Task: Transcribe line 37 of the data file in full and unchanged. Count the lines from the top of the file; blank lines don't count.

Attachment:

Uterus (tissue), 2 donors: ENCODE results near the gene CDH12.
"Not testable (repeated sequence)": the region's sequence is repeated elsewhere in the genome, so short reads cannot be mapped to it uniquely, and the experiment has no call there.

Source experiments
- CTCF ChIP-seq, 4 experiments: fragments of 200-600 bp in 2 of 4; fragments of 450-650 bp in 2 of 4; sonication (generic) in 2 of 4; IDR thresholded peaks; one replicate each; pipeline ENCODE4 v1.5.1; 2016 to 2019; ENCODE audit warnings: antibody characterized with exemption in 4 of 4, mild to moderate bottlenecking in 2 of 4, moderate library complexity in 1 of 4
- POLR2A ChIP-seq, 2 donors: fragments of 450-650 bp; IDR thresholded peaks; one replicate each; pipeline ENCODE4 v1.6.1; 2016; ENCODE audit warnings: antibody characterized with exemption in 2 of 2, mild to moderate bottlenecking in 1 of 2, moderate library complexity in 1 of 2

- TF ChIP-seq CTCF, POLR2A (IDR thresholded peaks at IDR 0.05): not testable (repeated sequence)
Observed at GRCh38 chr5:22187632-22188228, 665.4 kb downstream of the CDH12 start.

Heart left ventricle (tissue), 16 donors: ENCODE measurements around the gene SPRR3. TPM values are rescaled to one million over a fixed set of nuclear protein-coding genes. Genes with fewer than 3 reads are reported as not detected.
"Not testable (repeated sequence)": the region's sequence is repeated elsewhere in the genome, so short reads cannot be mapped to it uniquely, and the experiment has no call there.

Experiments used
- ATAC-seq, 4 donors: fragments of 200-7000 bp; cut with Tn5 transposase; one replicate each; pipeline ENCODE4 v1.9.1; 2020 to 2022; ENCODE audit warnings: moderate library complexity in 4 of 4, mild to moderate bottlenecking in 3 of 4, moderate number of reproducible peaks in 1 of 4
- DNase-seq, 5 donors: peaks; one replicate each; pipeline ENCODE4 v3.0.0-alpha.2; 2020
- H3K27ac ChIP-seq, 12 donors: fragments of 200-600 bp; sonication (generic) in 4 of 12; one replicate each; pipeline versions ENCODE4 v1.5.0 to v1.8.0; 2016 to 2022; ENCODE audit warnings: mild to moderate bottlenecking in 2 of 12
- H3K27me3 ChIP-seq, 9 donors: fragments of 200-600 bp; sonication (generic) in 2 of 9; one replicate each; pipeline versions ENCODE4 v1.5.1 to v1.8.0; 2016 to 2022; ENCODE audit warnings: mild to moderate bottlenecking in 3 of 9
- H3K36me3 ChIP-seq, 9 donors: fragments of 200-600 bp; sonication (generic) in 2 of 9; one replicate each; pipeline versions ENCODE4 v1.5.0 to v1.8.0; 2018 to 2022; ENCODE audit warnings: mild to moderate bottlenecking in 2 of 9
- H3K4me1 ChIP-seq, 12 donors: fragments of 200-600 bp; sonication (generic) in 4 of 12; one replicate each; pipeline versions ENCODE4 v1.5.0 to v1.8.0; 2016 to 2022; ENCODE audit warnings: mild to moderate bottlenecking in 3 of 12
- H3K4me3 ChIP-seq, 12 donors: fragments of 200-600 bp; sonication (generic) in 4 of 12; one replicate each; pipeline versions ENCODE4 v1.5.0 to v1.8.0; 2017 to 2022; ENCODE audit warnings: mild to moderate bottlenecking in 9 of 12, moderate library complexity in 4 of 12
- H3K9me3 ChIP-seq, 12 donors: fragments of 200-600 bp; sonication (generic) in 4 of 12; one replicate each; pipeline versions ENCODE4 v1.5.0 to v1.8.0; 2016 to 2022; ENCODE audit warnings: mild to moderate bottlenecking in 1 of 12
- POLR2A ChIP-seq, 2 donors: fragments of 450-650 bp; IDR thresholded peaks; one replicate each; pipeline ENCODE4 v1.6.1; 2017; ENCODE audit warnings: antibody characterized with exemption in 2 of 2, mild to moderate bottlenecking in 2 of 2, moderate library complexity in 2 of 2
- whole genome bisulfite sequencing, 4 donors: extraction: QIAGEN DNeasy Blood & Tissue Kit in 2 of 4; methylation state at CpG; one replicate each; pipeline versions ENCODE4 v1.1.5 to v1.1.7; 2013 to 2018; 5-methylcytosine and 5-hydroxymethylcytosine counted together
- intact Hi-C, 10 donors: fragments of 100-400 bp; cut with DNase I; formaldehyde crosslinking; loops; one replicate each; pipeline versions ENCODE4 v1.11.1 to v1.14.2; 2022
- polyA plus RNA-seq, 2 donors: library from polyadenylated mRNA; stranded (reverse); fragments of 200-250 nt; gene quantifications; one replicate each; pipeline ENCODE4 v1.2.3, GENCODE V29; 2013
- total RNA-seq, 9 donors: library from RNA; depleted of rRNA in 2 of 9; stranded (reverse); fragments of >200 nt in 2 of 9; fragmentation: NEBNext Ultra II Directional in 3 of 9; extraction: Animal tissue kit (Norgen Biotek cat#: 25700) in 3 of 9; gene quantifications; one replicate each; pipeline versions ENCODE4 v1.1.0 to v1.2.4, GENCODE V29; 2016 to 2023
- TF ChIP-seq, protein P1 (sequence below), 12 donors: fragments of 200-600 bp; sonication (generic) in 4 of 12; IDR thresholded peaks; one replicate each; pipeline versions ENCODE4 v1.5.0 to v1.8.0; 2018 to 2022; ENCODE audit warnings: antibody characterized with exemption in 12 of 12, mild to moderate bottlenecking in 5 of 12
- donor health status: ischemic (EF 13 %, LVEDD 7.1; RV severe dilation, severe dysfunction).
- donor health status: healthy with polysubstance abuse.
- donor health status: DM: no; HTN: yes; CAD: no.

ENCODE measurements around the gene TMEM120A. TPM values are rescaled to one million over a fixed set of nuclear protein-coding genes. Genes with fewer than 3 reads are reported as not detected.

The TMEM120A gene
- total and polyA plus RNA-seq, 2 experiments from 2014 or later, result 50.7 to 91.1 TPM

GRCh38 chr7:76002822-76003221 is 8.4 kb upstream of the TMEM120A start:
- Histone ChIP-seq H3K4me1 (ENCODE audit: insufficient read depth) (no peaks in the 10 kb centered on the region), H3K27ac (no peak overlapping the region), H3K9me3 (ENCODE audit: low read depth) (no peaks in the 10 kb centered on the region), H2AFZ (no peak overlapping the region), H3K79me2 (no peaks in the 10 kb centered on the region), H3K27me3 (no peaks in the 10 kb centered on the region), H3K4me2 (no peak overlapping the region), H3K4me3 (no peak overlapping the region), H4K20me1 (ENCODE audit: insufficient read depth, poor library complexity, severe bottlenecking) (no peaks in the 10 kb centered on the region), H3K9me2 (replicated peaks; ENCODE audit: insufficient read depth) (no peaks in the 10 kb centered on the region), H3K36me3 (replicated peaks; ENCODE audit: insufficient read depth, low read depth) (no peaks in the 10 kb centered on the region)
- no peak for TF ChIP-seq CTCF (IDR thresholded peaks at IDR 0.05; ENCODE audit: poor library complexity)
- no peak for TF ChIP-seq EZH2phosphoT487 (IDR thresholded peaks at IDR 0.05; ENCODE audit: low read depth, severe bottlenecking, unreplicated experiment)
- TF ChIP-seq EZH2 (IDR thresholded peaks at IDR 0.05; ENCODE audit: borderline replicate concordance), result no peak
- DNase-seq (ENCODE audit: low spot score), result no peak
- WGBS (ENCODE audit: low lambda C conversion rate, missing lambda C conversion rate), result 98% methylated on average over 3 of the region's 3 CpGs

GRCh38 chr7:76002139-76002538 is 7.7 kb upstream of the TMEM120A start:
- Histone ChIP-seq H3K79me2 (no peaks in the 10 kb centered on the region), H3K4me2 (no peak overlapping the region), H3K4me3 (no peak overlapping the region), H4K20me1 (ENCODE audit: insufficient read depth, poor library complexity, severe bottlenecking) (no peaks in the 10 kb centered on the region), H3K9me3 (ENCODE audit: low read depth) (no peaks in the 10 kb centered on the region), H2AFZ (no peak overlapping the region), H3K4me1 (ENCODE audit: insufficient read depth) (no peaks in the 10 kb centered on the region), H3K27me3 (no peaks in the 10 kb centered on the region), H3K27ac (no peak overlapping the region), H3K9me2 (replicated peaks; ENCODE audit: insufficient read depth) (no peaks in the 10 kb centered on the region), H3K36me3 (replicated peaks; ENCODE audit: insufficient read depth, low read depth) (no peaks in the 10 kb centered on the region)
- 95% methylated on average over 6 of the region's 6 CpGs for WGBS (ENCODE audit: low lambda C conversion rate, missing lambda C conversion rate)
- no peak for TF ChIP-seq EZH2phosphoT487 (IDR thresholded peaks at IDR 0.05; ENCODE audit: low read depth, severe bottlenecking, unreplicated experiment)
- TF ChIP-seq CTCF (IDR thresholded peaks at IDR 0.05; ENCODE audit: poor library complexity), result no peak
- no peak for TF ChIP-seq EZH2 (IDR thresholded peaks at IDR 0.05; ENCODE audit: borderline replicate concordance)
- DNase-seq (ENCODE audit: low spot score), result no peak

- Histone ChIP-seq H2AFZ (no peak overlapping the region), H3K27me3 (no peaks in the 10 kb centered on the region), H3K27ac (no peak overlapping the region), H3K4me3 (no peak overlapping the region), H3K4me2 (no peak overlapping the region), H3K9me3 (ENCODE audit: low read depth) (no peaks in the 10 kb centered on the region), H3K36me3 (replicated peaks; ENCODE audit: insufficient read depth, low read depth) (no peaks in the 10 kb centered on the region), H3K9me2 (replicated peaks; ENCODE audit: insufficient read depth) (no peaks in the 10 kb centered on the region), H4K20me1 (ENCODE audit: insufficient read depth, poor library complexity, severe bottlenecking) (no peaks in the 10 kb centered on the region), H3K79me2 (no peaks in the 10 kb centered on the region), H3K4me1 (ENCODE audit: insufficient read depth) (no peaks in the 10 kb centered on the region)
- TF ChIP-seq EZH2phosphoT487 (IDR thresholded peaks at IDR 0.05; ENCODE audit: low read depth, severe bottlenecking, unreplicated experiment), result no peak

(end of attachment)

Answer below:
- WGBS (ENCODE audit: low lambda C conversion rate, missing lambda C conversion rate), result 98% methylated on average over 3 of the region's 3 CpGs